Friends and Neighbors,
Due to election-year restrictions, it has been a long time since I wrote to you last. Ethics laws and House rules limit my legislative communications from mid-May through the election and for a short time thereafter in each even-numbered year. Now that we are beyond the restriction period, I am reconnecting with you to help assure you can be a part of the legislative process.
2021 legislative session begins
The 105-day legislative session officially began on Monday with opening ceremonies in the Washington State House of Representatives. Normally on opening day, the chamber is filled with family, friends, and constituents from across the state, but this year was much different. Only state representatives and a limited number of House staff could participate due to coronavirus protocols. Members and staff in attendance had to get temperature checks, wear N-95 face masks, and social distance — then members voted in small groups on the House floor. The Capitol also had unprecedented security, at the request of Governor Inslee, which also gave the day a somber feeling rather than the excitement felt in the past.
January 11 may be the only day of the 2021 legislative session in which all state lawmakers will be in Olympia, in person, to conduct business. The Washington State Legislature will primary operate remotely. This means House floor action and committee hearings will be conducted via Zoom and other electronic platforms, with proceedings also being broadcast on TVW. Only 15 members from each House caucus and a handful of staff will be allowed on the Capitol Campus. Unfortunately, the majority party and local health department have closed buildings to the public.
While I acknowledge the benefits of social distancing, wearing masks, and preventing the spread of the disease, I believe the House — as an institution — could have come up with an operating plan that offered more openness and transparency for Washingtonians. This is why I joined my House Republican colleagues in voting against the temporary rules which still passed on the first day of the legislative session — and, why I have spent a great deal of time offering ideas on how to keep operations as open as possible.
How you can participate in the legislative process
While the House operations plan is disappointing, and as much as I would like for constituents to be allowed on the Capitol Campus with legislators — there to receive your thoughts and to represent you and our communities — there are still some ways for you to be a part of the legislative process. In an attempt to compensate for no in-person meetings, there are greater opportunities for remote testimony that have not been offered in the past. Here are some resources you can use to help assure your voice is heard:
- Accessing the Legislature remotely
- Participating in committee hearings
- Washington State Legislature
- How to comment on a bill
- Committee schedules, agendas, and documents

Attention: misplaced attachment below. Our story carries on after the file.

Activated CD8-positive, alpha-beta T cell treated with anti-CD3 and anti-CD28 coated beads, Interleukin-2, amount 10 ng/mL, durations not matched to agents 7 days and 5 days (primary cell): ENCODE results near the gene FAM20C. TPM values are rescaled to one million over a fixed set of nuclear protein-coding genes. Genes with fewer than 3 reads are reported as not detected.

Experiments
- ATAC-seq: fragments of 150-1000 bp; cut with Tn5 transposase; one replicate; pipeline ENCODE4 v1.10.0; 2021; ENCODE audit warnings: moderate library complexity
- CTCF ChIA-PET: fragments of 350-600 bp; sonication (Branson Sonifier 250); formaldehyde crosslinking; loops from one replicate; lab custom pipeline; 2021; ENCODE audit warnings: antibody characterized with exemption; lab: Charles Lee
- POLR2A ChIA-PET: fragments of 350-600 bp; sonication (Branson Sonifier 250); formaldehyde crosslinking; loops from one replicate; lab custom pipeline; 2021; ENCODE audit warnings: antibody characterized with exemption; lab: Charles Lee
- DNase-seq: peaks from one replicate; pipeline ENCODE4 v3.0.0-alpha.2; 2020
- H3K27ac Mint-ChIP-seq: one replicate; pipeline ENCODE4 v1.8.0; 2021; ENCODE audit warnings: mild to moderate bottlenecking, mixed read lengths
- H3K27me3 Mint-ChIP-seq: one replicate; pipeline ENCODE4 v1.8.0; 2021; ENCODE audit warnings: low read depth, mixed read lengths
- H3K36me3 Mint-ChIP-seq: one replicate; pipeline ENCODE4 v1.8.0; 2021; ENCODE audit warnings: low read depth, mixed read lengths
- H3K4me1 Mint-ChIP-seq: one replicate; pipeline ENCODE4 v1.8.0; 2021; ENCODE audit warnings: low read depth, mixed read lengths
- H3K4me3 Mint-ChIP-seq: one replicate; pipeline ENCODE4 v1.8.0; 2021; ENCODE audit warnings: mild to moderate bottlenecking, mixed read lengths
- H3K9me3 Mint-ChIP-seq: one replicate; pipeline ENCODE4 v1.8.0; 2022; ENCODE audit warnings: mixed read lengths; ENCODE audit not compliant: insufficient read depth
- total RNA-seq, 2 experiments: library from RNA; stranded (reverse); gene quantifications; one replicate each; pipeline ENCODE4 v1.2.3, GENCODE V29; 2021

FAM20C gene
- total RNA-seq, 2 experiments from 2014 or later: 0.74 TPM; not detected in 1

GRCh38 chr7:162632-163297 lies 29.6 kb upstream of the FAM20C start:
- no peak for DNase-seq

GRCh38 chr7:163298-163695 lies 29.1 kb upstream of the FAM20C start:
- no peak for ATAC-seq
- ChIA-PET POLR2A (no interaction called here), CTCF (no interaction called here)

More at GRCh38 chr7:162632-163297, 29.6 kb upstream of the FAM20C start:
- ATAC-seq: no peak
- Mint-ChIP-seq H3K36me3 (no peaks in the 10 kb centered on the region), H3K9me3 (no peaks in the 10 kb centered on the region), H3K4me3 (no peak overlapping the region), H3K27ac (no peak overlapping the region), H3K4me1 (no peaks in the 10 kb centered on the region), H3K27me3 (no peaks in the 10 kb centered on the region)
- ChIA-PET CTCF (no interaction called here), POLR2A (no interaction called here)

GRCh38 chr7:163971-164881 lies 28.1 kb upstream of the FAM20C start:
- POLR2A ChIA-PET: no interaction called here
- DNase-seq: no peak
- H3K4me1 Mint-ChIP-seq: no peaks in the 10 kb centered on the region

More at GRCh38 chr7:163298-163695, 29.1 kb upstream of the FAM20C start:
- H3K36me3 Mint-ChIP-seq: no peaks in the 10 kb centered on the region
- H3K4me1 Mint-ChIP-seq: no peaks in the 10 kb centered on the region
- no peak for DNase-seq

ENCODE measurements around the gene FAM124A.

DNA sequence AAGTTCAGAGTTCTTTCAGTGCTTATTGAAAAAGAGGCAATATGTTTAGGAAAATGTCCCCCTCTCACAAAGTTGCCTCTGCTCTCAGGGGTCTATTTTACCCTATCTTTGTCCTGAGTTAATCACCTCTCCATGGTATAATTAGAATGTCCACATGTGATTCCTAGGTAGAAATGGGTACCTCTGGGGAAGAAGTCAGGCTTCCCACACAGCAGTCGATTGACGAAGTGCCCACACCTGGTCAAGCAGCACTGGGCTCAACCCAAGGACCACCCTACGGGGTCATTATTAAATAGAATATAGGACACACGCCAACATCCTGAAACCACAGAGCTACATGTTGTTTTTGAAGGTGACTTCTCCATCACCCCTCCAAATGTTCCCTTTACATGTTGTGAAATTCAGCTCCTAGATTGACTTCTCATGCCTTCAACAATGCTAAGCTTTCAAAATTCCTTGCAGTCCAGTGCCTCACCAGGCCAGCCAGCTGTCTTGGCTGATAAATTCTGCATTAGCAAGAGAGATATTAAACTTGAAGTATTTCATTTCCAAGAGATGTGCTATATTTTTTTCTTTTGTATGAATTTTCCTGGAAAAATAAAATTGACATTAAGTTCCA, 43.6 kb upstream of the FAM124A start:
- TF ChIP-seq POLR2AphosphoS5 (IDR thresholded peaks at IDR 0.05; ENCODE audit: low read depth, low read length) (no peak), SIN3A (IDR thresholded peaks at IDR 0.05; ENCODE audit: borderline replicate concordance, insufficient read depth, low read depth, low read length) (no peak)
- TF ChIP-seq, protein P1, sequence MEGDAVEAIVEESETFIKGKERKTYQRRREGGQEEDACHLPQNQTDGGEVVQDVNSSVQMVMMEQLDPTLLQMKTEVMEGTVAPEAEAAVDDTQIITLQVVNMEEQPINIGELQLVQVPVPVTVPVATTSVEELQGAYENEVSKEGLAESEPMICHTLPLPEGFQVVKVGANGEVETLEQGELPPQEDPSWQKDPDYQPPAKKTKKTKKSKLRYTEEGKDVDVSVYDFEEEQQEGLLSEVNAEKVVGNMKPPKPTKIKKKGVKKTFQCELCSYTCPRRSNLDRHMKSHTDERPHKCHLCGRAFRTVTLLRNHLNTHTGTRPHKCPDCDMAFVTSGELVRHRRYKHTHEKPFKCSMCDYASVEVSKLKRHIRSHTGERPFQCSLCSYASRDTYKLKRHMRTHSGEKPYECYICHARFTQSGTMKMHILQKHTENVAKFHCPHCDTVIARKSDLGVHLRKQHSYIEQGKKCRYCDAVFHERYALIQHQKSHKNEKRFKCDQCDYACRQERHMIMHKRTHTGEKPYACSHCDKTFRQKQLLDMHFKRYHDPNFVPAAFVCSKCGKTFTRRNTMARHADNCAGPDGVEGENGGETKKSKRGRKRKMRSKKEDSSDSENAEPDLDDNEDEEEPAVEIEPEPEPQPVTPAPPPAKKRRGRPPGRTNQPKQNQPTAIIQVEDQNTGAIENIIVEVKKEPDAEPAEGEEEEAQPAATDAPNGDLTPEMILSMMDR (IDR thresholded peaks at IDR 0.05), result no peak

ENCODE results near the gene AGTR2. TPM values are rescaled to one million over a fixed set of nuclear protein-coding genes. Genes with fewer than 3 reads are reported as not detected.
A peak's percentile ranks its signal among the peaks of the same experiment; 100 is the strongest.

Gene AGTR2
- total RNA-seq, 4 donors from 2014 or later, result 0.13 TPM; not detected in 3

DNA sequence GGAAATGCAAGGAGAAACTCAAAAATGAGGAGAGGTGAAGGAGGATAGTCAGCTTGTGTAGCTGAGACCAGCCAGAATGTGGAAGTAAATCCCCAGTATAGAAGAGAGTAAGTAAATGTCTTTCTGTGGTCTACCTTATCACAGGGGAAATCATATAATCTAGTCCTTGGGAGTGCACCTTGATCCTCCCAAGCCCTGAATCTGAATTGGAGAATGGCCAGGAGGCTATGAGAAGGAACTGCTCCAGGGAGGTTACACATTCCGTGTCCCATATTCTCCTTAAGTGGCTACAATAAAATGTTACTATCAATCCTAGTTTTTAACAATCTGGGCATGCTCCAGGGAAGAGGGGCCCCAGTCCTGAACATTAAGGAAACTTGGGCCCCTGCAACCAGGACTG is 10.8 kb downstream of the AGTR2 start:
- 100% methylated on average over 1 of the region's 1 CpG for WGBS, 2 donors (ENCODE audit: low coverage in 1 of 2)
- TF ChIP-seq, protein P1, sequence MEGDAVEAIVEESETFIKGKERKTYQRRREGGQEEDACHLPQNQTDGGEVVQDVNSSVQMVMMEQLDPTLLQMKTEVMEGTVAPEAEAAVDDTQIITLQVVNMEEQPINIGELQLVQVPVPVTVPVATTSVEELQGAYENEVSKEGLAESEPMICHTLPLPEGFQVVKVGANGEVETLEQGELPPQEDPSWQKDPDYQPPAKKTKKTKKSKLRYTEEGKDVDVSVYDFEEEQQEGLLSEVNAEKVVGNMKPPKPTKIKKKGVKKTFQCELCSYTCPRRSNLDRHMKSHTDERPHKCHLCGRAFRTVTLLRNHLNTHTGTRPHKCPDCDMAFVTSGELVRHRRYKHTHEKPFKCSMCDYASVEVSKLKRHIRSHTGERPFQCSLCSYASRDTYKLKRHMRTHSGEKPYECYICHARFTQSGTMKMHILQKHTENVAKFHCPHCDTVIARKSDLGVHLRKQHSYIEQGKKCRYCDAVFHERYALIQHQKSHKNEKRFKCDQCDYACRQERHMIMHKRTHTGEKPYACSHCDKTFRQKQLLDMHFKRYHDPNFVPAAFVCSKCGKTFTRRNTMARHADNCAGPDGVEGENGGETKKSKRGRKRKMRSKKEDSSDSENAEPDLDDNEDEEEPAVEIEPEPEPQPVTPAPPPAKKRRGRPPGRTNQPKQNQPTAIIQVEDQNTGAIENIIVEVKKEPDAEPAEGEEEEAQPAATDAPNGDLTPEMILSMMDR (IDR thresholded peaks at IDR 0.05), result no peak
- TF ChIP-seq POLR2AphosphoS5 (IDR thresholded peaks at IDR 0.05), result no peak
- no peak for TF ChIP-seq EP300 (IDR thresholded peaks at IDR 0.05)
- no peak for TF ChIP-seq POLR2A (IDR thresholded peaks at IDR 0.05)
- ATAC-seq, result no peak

- The Ledger | A legislative news aggregator
My roles and committees
I will continue to serve on the same House committees as last year: Finance, for which I am the ranking member; Rural Development, Agriculture and Natural Resources; and Transportation. I will also continue my role on the Economic and Revenue Forecast Council (ERFC), Joint Legislative Audit & Review Committee (JLARC), and Joint Transportation Committee (JTC). I am honored to serve on these committees to give our district a stronger voice in the legislative process throughout the year.
New tax/tax-increase proposals
New taxes/tax-increase proposals are being put forward by the governor and majority party, including a capital gains income tax, and these will be heard in the House Finance Committee. As you know, I have opposed and fought against tax increases for many years — and plan to continue to stand up for the taxpayers of our state. The Finance committee could, and should, be used as a means to provide tax relief — especially property tax relief for homeowners and employers. However, it is constantly used to push out tax increases — pulling more money from your wallets.
Instead of providing the tax and fee relief voters demanded by initiative with $30 car tab votes, the House Transportation Committee will be seeing proposals to increase gas tax and fees highlighted in this piece in The Seattle Times. I will keep you updated.
As in years past, I plan to send these email updates out every other Friday during the legislative session, but I wanted to get this one out early because it contains so much information on how you can be involved in the legislative process. In future editions, I will talk more about my legislative priorities and what proposals are emerging from the majority party. Keep an eye on your inbox for these updates on what's happening during session. Thank you for reading.
An important part of my job is listening to you. I welcome your thoughts and concerns regarding issues before us or with which you need assistance. With limits on use of facilities at the Capitol, e-mails will be the quickest and most effective way to reach me. I will read them quickly to assure your voice is heard, then respond as soon as possible. I look forward to hearing from you.